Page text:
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Wrappers around gspread and slack API

Project description

Introduction

This package contains two classes that are basic wrappers around slack and google spread APIs meant to be used to build more complex programs (including slack bots) upon them. Installing is simply made using pip:

pip3 install --upgrade slackspread

Only installation will be covered here, head over to the specific documentation about the slack bot here and the google spreadsheet wrapper here.

Connect to slack API with SlackBot()

If using the slack API with python is new to you, head over here to get a nice introduction. When everything is in place and you’ve got a slack bot token from Slack, store it as an environment variable (MYBOT_TOKEN in the below exemple) and initiate the slack web client on python by giving the variable’s name as argument.

from slackbot import SlackBot
mybot = SlackBot(token = "MYBOT_TOKEN")

Connect to google spread API with Gspread()

Gspread revolves on a json credentials file to authenticate on google spreadsheets API. The init method of Gspread needs both a credentials json file and a set of environment variables to replace sensitive values on the json credentials file.

Details on have to obtain that file can be found here. This file would generally have the following form

{
   "type": "service_account",
   "project_id": "#project id",
   "private_key_id": "#private key id",
   "private_key": "#private key",
   "client_email": "#client email",
   "client_id": "#client id",
   "auth_uri": "https://accounts.google.com/o/oauth2/auth",
   "token_uri": "https://oauth2.googleapis.com/token",
   "auth_provider_x509_cert_url": "https://www.googleapis.com/oauth2/v1/certs",
   "client_x509_cert_url": "client certification url"
}

Some of the fields in the credentials.json must be kept private (in the above example, the ones preceded with #), so we strongly advise to replace those fields with empty or non-explicit values in the json file, especially if you’re to push it to git repository, and use environment variables to store those fields instead. The Gspread object will look for environment the following variables at initialisation:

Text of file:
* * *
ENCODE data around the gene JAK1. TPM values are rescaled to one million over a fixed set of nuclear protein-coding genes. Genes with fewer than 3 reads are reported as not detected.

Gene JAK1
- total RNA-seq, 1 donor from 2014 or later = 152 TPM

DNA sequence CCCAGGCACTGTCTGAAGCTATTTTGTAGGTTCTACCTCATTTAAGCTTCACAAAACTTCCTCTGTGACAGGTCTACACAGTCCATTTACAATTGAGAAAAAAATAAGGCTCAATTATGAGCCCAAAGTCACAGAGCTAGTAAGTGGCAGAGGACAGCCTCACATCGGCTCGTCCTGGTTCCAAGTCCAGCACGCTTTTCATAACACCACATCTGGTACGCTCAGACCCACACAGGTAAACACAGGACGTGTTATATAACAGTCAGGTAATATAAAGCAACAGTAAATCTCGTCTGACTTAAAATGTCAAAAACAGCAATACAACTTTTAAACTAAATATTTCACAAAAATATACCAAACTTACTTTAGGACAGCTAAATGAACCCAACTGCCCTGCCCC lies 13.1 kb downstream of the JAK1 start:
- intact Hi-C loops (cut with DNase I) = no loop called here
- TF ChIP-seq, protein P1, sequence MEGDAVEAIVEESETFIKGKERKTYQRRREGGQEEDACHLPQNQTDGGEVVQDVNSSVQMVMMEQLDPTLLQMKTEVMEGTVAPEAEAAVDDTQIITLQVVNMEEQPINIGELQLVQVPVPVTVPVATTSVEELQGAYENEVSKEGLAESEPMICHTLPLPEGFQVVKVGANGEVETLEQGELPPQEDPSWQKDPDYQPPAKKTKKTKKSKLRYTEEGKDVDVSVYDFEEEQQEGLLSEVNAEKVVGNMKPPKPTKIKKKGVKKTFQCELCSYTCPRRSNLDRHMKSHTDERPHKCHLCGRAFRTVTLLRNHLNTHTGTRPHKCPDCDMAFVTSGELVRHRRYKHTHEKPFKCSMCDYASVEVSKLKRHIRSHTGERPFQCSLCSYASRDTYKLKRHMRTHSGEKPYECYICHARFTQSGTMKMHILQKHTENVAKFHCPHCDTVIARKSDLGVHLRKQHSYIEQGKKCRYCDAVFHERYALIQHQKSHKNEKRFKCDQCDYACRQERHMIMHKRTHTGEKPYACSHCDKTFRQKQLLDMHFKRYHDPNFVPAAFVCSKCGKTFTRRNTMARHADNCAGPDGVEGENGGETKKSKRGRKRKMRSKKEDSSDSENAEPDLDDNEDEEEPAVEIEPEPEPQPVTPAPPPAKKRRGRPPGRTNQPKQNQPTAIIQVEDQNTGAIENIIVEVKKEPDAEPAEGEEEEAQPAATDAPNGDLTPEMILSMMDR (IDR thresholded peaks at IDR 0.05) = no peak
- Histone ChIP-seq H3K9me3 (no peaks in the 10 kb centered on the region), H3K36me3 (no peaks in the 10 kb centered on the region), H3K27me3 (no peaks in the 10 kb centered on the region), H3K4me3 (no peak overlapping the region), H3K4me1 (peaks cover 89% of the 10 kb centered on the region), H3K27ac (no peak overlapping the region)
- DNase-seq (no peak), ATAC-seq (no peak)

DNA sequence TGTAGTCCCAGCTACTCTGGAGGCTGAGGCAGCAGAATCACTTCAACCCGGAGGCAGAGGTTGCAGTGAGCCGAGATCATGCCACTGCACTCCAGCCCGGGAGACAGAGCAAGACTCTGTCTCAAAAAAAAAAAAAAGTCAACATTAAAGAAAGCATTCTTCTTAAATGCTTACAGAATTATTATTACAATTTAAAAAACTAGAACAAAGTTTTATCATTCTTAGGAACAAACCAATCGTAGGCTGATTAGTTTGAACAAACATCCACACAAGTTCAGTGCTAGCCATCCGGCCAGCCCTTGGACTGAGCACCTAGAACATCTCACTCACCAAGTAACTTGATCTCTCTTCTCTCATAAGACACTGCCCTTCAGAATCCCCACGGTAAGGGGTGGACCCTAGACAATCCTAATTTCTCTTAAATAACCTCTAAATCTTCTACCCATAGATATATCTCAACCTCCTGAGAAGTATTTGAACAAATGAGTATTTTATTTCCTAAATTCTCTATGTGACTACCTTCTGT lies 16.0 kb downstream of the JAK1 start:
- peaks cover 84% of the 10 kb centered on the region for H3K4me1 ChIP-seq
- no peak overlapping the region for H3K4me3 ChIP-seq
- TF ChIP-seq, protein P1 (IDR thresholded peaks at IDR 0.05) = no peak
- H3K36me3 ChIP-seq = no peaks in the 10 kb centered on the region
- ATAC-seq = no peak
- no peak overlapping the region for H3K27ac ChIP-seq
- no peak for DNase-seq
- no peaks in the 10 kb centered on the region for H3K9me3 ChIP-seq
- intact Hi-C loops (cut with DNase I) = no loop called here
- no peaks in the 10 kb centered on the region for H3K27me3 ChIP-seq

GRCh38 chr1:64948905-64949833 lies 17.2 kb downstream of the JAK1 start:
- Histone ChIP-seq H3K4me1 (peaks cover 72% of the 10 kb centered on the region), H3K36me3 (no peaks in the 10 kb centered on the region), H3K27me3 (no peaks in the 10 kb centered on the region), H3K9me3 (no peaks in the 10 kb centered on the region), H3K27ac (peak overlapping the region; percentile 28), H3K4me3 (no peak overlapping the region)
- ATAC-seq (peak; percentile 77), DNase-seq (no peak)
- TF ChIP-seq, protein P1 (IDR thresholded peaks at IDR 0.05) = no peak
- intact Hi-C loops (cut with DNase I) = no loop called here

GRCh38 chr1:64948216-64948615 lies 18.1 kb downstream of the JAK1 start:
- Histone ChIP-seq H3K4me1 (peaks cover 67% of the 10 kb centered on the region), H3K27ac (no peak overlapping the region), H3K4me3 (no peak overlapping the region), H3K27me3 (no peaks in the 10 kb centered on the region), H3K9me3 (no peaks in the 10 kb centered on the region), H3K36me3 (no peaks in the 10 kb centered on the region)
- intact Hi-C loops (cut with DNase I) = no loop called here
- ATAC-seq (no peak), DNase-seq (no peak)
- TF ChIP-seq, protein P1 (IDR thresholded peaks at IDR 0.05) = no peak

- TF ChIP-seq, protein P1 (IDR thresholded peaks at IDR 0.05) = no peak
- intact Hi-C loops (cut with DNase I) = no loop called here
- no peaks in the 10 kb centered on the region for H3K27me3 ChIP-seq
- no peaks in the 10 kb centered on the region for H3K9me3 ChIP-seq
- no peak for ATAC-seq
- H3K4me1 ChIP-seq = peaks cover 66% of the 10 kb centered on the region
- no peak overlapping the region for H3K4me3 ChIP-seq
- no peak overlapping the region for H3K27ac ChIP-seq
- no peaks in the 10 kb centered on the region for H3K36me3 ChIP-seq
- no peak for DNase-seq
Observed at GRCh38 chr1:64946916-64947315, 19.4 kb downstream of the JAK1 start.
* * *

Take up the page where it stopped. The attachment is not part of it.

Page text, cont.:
PROJECT_ID
PRIVATE_KEY_ID
PRIVATE_KEY
CLIENT_ID
CLIENT_EMAIL
CLIENT_X509_CERT_URL

More precisely, Gspread() takes three arguments :

name:name of spreadsheet to connect to
environ_prefix:prefix for above listed environment variables
credentials:path to json file containing credentials with false sensitive fields

The prefix is combined to the above-listed variables names to build the environment variables names that the class will look for. The init method will replace the corresponding fields in the credentials.json dictionary with the values read from those variables.

Say your project’s name is something like my daily budget. You would first store the following environment variables

BUDGET_PROJECT_ID
BUDGET_PRIVATE_KEY_ID
BUDGET_PRIVATE_KEY
BUDGET_CLIENT_ID
BUDGET_CLIENT_EMAIL
BUDGET_CLIENT_X509_CERT_URL

And store somewhere a credentials.json, let’s say at ~/.gscredits/budget-credentials.json (on which you would have replaced the sensitive fields with non-explicit or wrong values). All you need to do is call Gspread with the following syntax :

from easyspread import Gspread
budget_spread = Gspread(
    name = 'my daily budget',
    environ_prefix = 'BUDGET',
    credentials = "~/.gscredits/budget-credentials.json"
)

Using environment variables makes it possible to have your code working while being safe on a network server, since the json file is stored without any sensitive data in it and the sensitive values are protected as environment variables.

Note that you can use the same credits for different spreadsheets. Each set of credits corresponds to a single project on google cloud, but can connect to any spreadsheet, provided it was authorized to in the spreadsheet’s parameters.

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